The work-holddown seems to have been a bit of an afterthought – not that it is incorrectly positioned, but it has not had the same amount of precision engineering treatment that the rest of the saw has benefited from.  Also too, the very standard concept of the air pump produces very little airflow (no worse than other scroll saws), but again I would have liked to have seen a better solution.  A light source may have also been a sensible inclusion, particularly if it was on a flexible arm utilising fibre optics, or modern LED light sources so it can be positioned where required.  At least there is no laser!

Blower & Holddown

Blower & Holddown

The bottom line: This is a well engineered tool, and really sets the standards for scroll saws.  It is a very expensive bit of kit, but if you are serious about using a scroll saw, this is a serious, uncompromising machine.

Australian Wood Review

The latest issue has just hit the streets, and as always has lots of interesting content. Including a full-page review by yours truely of the Excalibur EX21 Scrollsaw.  For obvious reasons, I can’t reprint the article here – if you want to see it, you have to buy the magazine!  However, any feedback on it (or the previous review of the Pro Drill-press table) is welcome.

issue_61

Not been having much luck recently with the short courses at Holmesglen – I don’t have any visibility of the overall performance of courses at the moment, whether overall attendance is dropping, or if just hobby pursuits are having a bit of a downturn in the current economic crisis, but my recent introductory Triton woodworking course, and shed course have both been cancelled for lack of numbers (hard to run a course with 0 attendees), and the same has happened for this weekend’s toy making course.

Bit of a shame really – was looking forward to that, and have done quite a lot of preparation work for it.  Have a number of tools just waiting in the wings to be taken along for people on the course to get to play with (including thicknessers, bandsaws etc), so I guess they can all be moved back into deep storage again – there isn’t another one now until Feb 21, so there is no point having the extra workshop space taken up with them for another 3 months.

The Rejuvenating Properties of The Shed

Did I ever need yesterday (and a whole heap more required, but I’ll take what I can get!)

Took a day off work yesterday because I really needed a bit of time out to recharge the batteries.  Not to sleep (although with a 20 month-old, sleep is a thing of the past!), but just to ground myself – my blood/sawdust ratio was obviously getting periously low!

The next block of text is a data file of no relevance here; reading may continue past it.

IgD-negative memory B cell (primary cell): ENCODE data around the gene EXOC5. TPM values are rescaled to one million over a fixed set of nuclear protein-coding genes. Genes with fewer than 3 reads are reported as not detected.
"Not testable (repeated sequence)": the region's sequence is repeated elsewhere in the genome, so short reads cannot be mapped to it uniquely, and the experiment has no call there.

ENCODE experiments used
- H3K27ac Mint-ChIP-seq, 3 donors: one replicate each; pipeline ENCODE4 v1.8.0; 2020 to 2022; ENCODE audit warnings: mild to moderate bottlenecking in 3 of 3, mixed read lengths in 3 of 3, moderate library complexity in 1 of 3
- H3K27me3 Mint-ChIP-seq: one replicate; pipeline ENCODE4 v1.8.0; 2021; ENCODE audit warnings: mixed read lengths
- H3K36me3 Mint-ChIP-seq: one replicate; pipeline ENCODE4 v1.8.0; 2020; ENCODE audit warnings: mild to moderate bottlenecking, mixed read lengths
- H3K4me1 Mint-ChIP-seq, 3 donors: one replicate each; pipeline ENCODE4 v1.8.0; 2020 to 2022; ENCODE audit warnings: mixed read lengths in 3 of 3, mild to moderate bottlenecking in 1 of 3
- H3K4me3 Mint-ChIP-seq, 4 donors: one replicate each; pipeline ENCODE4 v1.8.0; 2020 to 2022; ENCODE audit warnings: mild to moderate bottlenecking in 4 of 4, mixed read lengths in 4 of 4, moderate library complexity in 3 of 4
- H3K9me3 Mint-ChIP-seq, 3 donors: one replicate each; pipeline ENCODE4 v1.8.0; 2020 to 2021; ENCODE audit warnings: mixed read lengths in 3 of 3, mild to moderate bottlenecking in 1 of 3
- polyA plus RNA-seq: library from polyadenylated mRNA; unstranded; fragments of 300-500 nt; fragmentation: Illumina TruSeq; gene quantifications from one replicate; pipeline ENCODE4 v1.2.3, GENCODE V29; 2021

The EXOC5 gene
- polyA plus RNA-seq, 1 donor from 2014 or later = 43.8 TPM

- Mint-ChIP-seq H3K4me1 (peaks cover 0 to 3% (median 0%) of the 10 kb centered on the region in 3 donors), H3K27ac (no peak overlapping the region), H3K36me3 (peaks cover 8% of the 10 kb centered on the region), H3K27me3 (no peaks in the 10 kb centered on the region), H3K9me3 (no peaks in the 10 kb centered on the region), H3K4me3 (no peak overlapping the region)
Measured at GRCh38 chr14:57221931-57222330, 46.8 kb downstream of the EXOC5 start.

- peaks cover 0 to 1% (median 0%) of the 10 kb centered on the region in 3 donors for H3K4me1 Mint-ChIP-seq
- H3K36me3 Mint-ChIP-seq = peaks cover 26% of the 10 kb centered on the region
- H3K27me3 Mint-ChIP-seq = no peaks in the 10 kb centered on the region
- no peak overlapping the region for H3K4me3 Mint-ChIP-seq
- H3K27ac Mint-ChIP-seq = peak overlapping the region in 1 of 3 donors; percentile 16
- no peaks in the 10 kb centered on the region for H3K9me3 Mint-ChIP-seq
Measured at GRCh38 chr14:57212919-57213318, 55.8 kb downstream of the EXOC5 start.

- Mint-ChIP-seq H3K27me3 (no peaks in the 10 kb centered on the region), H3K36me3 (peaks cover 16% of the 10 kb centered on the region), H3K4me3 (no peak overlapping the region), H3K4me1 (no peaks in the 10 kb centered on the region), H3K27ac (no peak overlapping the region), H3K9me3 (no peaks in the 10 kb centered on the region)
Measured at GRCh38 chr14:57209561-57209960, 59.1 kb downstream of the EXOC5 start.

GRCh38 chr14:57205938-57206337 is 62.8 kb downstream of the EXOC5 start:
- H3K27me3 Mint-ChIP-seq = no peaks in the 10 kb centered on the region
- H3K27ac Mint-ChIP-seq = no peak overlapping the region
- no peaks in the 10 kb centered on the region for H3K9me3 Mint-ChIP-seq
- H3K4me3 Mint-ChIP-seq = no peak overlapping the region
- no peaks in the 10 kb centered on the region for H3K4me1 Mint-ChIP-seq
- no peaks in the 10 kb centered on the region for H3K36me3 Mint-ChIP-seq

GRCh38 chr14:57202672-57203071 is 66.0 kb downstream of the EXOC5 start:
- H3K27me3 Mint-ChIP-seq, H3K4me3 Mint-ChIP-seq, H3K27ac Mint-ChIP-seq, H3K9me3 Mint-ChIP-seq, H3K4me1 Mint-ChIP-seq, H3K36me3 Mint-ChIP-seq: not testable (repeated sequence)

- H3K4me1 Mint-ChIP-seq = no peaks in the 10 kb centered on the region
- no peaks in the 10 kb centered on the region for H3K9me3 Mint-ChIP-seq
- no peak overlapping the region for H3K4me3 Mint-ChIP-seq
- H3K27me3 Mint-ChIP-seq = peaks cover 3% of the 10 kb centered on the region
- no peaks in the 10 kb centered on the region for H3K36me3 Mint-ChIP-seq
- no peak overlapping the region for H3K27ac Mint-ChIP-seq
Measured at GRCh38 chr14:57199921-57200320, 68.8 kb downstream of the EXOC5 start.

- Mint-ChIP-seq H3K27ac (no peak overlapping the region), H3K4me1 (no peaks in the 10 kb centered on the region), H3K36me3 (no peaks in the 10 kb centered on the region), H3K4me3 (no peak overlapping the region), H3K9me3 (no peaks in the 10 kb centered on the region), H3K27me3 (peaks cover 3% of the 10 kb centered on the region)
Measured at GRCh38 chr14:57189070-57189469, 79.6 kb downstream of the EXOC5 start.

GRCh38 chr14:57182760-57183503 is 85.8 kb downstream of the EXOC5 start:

And I had (and have) so many things to play around with.  I could take a week and not break the back of everything that could be done, but even a day out there sure helps.

There will be a few item-specific posts about the individual activities, but overall the day went such:

Unloaded the new tools down to the workshop. New tools? GMC are being very supportive of my activites which is very cool, and so there are some new tools to review, and use both in my workshop, and at courses I run etc, such as the upcoming toy course.  (Still looking for bookings for it (through Holmesglen), but there are going to be lots of ‘toys’ to play with, while making toys to play with!!)

So I had a Triton 3 in 1 to get down there, and boy, is that thing a monster.  Not physically large (still a reasonable size), but it feels like it has been carved from a solid lump of steel.  61kgs to be exact.

I also had to (sadly) pack up the Excalibur EX21 Scroll Saw that I have been reviewing for the next edition of the Australian Wood Review magazine.

Once there was a little space, I also had a small GMC benchtop drill press to assemble, the GMC 18V AllNailer to unplack and charge, a CMT Dado set (on loan from Carbatec), and I think that was about it.

Not sure about the AllNailer as yet – the first few nails I’ve driven, some have easily gone full-depth, but others don’t seem to have been able to penetrate to much more than 20-30mm of remaining nail.

I tried cutting a wheel with the 1/3HP GMC drill press (I’m hoping the Triton one will become available soon), and although I managed a 50mm one (in pine), it sure struggled.  The stalling was one thing – that’s just a fact of life that I was pushing it a bit hard, but each time that I did (and I did stall it often), I had to wait 30 seconds for the coil’s thermal cutoff to reset.  I’m guessing what was happening was – each time the motor stalled, the coils in the motor would get hot (immediately), and that there is a thermal switch in there that was tripping.  However, it is a VERY sensitive switch, so even a brief stall was too much for it, and the saw wouldn’t turn on again until the coils cooled.  Interestingly, the first side of the wheel went easily, and it was the second side that was problematic.

Once play time had ended, I went to work on a few prototype parts for a child’s table and chair, including trying out the Mortise Pal for making loose tenon joints using the router (rather than something like the Festool Domino (which looks great, but is miles out of my budget)).

So that’s a bit of an overview of the day.  I’ll go into more detail of the individual events later.

At least I feel a little refreshed.  More needed!!